Join us for a fun-filled flashback for adults! In 1967, thousands converged on San Francisco’s Haight-Ashbury area to turn on, tune in, and drop out. Whether you want to recapture your counterculture past or find out what it was really like, the library has something for everyone!

Come watch a legendary rock concert film, learn about psychedelic art and hippie fashion, make your own tie-dye T-shirt and more! Our free adult programs kick off on Thursday, June 1 and continue through July 2017. (Print a copy of the event flier.)

Adult Program Descriptions
All programs begin at 2:00 p.m.

Thursday, June 1 – Screening of Monterey Pop
The 1967 Monterey Pop Festival featured performances by Janis Joplin, the Who, Ravi Shankar, Simon & Garfunkel, and more. This incredible concert film captures it all, including Jimi Hendrix infamously lighting his guitar on fire!

Sunday, June 25 – When Art Rocked: Posters from the ‘60s
Come see a far out collection of rock posters, handbills and other 1960s memorabilia! Members of the Rock Poster Society will display items from their collections and describe some of the more memorable shows and dances they attended.

Thursday, July 6 – Summer of Love Art Talk
Join us for a lecture highlighting the de Young museum’s exhibit “The Summer of Love Experience: Art, Fashion, and Rock & Roll.” See exhilarating examples of costumes and textiles, photography, rock posters, and more. This presentation will be by Jim Kohn, Docent for the Fine Arts Museums of San Francisco.
(Image on left: minidress by Candace King; Image on above right: Fillmore poster, 1967, by Bonnie MacLean)

Thursday, July 13 –  Make a Tie Dye T-shirt
Bring a 100% cotton t-shirt and we’ll provide everything else you’ll need to make your own tie-dye creation. Be prepared to get a little messy and have a lot of fun! For adults only. Space is limited. Sign-ups start June 13. Visit the library’s Information Desk or call 925-803-7252 to register.

Thursday, July 27 – Poster Lettering Workshop
Learn how to make artistic lettering by hand that will add a groovy touch to whatever you are making!  No experience necessary and all supplies will be provided. This class is being led by artist and teacher, Karen Wardell. Space is limited. Sign-ups for this class start June 27. Visit the library’s Information Desk or call 925-803-7252 to register.



Boys Jumping (2)

Natalie with Cat


Explore the principals of photographing people in a free two-hour workshop in the Dublin Library Program Room, from 2:00 – 4:30 p.m., Saturday, May 27, 2017.  Learn how to create pictures that capture the essence of your subject.  Learn how to use natural light, creative backgrounds, and interesting locations.  Family, children, group and candid photos will be discussed.  This program is for adult students.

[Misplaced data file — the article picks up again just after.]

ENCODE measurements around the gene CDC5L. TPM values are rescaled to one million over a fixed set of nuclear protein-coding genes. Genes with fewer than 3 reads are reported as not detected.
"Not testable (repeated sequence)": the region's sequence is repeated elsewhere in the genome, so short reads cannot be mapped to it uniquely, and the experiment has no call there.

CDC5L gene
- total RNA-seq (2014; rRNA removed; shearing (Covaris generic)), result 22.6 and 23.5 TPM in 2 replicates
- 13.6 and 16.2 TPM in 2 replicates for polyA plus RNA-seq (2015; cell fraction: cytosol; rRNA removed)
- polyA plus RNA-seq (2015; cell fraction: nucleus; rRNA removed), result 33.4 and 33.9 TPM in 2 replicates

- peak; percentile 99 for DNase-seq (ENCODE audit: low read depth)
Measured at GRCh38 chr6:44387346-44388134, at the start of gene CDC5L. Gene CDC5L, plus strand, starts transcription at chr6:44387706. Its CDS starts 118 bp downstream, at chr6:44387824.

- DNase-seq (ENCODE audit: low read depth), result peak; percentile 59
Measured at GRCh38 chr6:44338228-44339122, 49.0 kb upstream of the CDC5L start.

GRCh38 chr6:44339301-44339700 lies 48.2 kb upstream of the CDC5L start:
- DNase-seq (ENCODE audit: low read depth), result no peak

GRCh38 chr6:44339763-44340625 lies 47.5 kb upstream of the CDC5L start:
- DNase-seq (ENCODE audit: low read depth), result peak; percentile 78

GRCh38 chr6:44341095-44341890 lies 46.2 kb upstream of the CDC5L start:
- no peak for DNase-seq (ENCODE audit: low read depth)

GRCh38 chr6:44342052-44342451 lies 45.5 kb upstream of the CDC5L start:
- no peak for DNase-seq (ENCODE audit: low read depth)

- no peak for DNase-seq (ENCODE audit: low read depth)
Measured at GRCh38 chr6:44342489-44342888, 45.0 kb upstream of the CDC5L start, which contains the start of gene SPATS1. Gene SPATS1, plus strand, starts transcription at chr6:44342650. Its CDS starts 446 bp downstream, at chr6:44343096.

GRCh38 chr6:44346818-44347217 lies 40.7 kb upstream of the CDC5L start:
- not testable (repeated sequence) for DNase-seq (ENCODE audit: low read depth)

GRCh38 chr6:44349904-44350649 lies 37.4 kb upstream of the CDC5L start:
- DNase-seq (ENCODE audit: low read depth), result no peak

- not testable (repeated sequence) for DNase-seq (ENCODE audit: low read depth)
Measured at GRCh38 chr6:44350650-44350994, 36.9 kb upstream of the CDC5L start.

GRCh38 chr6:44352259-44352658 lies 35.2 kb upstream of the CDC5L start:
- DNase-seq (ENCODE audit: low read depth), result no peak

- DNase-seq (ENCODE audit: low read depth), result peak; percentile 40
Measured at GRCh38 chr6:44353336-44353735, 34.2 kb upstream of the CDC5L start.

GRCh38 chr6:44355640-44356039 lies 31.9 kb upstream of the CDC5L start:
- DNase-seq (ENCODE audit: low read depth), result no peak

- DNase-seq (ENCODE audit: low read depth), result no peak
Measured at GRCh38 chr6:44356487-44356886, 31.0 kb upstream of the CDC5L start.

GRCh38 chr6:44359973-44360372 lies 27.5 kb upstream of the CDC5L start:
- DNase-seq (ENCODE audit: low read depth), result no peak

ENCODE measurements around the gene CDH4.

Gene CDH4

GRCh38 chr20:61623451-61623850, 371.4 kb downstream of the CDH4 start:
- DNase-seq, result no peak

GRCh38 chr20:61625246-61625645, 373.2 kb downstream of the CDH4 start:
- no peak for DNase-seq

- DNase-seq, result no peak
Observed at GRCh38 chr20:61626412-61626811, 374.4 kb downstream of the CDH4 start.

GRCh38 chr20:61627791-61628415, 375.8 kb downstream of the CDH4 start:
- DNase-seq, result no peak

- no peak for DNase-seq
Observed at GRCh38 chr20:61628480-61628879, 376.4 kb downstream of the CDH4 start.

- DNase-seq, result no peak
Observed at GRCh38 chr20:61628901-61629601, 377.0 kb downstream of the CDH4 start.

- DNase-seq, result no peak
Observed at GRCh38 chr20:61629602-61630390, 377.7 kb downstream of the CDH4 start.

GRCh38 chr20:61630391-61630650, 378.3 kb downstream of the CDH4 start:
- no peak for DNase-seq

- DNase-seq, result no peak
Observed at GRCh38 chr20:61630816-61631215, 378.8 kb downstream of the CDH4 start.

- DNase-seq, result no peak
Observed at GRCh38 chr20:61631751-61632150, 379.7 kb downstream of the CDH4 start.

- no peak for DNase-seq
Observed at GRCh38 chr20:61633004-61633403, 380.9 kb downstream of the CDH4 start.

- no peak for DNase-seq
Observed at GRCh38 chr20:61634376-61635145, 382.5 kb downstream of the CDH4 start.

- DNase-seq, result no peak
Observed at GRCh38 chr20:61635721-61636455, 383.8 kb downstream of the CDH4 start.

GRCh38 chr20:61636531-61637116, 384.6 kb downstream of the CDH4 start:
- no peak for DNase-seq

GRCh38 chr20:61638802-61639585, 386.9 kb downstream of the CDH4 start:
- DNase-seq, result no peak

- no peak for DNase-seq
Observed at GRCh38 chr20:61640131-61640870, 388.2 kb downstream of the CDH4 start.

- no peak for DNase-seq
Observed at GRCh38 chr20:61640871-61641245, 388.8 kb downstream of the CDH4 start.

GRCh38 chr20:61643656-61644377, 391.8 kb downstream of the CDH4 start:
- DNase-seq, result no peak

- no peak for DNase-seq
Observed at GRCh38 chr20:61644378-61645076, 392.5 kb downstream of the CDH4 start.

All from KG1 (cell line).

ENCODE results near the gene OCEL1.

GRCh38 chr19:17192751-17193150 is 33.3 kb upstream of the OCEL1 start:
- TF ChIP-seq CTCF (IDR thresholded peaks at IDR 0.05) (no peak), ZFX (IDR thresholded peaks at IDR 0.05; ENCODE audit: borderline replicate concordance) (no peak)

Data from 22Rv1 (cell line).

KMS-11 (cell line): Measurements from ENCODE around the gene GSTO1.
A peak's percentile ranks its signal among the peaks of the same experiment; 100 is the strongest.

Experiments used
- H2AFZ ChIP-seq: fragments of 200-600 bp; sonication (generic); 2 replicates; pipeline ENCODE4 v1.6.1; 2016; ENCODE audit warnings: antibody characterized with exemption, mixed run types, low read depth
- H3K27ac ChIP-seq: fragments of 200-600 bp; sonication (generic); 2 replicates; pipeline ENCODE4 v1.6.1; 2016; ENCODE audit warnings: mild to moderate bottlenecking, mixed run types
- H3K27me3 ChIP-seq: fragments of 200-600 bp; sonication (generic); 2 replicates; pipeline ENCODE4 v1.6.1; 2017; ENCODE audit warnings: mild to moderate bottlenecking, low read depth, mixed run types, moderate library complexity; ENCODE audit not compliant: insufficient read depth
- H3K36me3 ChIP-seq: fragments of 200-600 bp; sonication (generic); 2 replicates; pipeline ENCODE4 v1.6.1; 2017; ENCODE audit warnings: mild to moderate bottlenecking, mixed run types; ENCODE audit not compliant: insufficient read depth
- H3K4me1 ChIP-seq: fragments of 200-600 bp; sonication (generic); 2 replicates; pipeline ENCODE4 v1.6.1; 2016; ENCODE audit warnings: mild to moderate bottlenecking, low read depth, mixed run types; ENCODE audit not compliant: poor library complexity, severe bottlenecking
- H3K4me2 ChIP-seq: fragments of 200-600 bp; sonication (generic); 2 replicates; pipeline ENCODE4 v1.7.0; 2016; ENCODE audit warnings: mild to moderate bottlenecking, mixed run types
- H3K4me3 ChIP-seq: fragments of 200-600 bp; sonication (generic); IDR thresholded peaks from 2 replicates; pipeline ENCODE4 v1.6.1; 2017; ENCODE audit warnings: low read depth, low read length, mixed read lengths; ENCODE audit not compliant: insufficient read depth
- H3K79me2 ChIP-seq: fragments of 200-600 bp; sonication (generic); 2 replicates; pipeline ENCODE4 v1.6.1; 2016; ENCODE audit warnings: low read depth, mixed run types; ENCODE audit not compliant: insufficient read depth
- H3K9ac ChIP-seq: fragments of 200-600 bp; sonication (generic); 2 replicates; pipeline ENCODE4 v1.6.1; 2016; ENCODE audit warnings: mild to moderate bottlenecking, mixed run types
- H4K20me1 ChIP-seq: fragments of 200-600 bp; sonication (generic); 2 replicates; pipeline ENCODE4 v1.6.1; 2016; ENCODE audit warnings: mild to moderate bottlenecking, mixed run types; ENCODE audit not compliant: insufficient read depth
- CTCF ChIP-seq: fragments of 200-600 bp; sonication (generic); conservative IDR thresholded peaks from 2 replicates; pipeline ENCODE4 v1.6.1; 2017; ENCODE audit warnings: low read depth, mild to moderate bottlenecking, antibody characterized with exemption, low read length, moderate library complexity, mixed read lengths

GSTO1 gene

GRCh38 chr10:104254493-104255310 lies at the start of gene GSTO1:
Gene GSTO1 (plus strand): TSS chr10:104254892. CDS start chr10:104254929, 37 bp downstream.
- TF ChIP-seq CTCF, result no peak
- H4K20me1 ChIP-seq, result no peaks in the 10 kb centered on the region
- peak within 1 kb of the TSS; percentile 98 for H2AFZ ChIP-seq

The instructor, Gerry Mooney, is a professional photographer who taught photography at Ohlone College for over 25 years.

Attendance is limited to 36 students.  Please sign up for this class at the Adult Information Desk or call 925-803-7252 or contact Eugene at .





Are you looking for a new job?  Do you want to make sure your resume is getting you the most interviews possible?  Are you considering switching careers?  If so, you’ll want to take advantage of two free programs presented by the Tri-Valley One Stop Career Center in partnership with Dublin Library.

In the One-on-One Resume Critique, offered on Tuesday, May 16, 2017, from 1:00 – 3:00 pm in the Dublin Library Program Room, you will have a 20-minute session with a job search specialist who will read through your resume and give you sound advice on how to make it more attractive to prospective employers.

In the One-on-One Job Counseling session, offered on Tuesday, May 23, 2017, you will have a 20-minute session with a job search specialist who will read through your resume, ask about your interests and education, and give you sound advice on other suitable job career options for you.

You must call the Dublin Library at 9250-803-7252 or come to the Information Desk in person to sign up for a 20-minute session.

Teen Book Talk features reviews by local teen writers. This week, we’re sharing a review of a movie, Beauty and the Beast. This is a review of the newly-released live action film, not the animated version.

Teen reviewers select which titles and movies they’d like to review, and opinions are their own. **Teens use a scale of 1-5 stars, with one star being poor and five stars being excellent, for their reviews**

Siri P., Teen Reviewer

Name of Movie: Beauty and the Beast 2017

Release Date: March 17, 2017

MPAA Rating: PG

My Rating: 5 Stars

Beauty and the Beast 2017, starring Emma Watson, is the latest version of the previous Disney movie. It was released on March 17 and I watched it the day it was released. It is rated is PG, recommending parental guidance. The movie setting takes place in a small village and a large castle. In short words, Beauty and the Beast is about a young and alluring women who has a heart that is made of kindness and how she gets in the hands of a beast. I would like to recognize Dan Stevens (the beast) for his acting skills. This movie is full of humor, suspense, romance, and galore! I give it 5 stars!

The plot has a shocking twist to it so if you are a Disney fan, you should still see this version, even after viewing the animated versions. Unlike some other movies, it is not predictable at all!

If you are completely new to Disney’s Beauty and the Beast, I very much suggest you watch it. This movie is well-written and you do not need to watch the previous version to understand it.

This movie is interesting for adults, teens, and younger children, so feel free to bring your family! I want to let you know that it has some violence, but overall, it contributes to the suspense and intensity of the plot. The beast may look frightening at first to your younger siblings. However, I took my younger sister and her friends (aged 5-8) to watch the movie at the theater and they simply loved it.

Is this a typical “Happily Ever After” movie? Many people in the audience were in tears – and no, I will not tell you if it was tears in sadness or happiness…

If you are the type of person who stays up all night watching Disney movies, Moana is another PG movie that is also highly recommended.







Transfixed by the hulu series based on Margaret Atwood’s The Handmaid’s Tale? Of course you’ll want to read the original book, but why not also try some of these books that hit some of the same notes as the series and the book? Dark yet compelling, these novels are frightening plausible dystopias and/or are literary speculative fiction with philosophical themes. Give one a try and tell us what you think!

Handmaids Reads

Dystopias and Post-Apocalypse Stories: